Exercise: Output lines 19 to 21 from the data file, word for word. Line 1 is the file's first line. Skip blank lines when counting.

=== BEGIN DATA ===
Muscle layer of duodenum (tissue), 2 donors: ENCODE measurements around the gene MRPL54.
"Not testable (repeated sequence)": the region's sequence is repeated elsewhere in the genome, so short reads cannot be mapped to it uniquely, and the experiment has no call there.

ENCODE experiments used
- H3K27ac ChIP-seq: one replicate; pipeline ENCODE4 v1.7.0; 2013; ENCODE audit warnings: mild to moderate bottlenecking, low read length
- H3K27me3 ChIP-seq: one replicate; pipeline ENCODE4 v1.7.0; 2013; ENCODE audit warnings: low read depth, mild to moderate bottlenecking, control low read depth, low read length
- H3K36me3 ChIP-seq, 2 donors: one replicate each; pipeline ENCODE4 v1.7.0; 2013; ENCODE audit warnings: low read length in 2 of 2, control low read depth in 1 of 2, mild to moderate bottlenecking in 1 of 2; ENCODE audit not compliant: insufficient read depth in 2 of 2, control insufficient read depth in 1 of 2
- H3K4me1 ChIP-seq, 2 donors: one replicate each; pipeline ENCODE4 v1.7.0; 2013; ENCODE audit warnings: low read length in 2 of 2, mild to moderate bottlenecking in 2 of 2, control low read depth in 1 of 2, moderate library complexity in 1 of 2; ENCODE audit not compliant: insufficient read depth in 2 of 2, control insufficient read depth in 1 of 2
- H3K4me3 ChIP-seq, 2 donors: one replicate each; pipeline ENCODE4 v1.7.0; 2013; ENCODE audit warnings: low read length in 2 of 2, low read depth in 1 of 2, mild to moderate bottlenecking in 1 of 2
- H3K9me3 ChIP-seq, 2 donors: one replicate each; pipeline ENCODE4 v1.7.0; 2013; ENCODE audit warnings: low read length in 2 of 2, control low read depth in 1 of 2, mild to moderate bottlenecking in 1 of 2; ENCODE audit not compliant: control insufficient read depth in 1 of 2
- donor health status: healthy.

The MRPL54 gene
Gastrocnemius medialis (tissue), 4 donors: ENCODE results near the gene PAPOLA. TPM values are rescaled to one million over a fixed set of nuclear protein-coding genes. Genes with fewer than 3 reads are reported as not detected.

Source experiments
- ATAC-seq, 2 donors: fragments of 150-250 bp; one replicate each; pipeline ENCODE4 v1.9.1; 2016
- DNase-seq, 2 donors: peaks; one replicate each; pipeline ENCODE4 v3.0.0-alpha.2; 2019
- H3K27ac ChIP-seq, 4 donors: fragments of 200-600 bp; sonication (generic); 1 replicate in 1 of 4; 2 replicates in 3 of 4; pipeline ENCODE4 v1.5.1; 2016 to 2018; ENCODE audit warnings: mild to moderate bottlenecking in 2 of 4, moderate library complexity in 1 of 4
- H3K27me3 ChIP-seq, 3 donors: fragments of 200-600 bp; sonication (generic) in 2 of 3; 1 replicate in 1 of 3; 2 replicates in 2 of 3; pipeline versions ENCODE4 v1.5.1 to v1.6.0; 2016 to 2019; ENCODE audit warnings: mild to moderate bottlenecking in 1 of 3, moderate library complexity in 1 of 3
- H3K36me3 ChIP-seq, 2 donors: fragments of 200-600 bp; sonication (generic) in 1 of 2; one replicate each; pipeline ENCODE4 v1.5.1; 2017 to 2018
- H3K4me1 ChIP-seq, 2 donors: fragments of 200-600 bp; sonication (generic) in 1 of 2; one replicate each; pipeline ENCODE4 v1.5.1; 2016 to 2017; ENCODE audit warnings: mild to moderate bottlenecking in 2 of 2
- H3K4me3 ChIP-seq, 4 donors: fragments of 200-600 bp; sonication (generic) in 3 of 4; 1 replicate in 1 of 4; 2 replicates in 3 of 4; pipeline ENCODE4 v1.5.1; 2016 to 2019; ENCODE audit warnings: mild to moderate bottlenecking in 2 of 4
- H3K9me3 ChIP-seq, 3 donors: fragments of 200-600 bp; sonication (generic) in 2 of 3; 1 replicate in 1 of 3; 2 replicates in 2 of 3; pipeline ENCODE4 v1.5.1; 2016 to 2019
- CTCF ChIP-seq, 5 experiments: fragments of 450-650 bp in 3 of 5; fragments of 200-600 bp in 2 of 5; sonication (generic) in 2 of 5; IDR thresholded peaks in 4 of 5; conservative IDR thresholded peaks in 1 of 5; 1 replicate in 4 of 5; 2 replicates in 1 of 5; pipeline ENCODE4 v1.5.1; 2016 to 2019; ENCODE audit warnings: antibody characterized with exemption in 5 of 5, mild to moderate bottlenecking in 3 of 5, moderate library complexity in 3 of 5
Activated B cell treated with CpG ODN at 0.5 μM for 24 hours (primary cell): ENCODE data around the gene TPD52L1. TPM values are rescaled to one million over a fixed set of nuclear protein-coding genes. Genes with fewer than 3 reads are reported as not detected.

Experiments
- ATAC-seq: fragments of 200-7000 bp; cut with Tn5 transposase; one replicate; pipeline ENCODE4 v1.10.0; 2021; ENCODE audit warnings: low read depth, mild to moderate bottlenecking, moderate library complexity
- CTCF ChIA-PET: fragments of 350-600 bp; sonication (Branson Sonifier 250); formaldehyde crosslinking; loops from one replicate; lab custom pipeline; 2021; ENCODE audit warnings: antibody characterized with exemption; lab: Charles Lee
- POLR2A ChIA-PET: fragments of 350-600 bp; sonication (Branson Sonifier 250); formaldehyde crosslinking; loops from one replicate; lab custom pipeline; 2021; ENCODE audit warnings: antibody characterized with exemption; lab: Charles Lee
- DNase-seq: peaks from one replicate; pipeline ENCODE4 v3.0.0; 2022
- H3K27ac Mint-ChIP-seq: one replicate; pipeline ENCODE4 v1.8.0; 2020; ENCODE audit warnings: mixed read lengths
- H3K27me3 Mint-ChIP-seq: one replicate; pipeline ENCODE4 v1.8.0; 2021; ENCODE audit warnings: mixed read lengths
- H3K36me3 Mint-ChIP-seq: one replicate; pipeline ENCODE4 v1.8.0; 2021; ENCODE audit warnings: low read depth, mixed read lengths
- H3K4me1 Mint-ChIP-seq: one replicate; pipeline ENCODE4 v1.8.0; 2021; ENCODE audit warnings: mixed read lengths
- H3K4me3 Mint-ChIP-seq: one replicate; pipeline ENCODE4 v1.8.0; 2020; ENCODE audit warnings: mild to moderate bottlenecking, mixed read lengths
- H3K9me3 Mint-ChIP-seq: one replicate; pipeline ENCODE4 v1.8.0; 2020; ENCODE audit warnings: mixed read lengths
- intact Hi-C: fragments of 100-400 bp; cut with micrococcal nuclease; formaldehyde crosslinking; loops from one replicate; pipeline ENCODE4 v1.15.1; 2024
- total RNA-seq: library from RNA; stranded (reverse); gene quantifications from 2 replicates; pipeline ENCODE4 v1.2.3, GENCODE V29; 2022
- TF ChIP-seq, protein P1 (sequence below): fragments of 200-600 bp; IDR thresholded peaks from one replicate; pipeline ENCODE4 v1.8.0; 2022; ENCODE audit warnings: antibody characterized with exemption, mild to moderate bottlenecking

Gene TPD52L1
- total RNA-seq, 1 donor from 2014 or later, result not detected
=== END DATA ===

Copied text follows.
- H3K4me1 ChIP-seq, 2 donors: fragments of 200-600 bp; sonication (generic) in 1 of 2; one replicate each; pipeline ENCODE4 v1.5.1; 2016 to 2017; ENCODE audit warnings: mild to moderate bottlenecking in 2 of 2
- H3K4me3 ChIP-seq, 4 donors: fragments of 200-600 bp; sonication (generic) in 3 of 4; 1 replicate in 1 of 4; 2 replicates in 3 of 4; pipeline ENCODE4 v1.5.1; 2016 to 2019; ENCODE audit warnings: mild to moderate bottlenecking in 2 of 4
- H3K9me3 ChIP-seq, 3 donors: fragments of 200-600 bp; sonication (generic) in 2 of 3; 1 replicate in 1 of 3; 2 replicates in 2 of 3; pipeline ENCODE4 v1.5.1; 2016 to 2019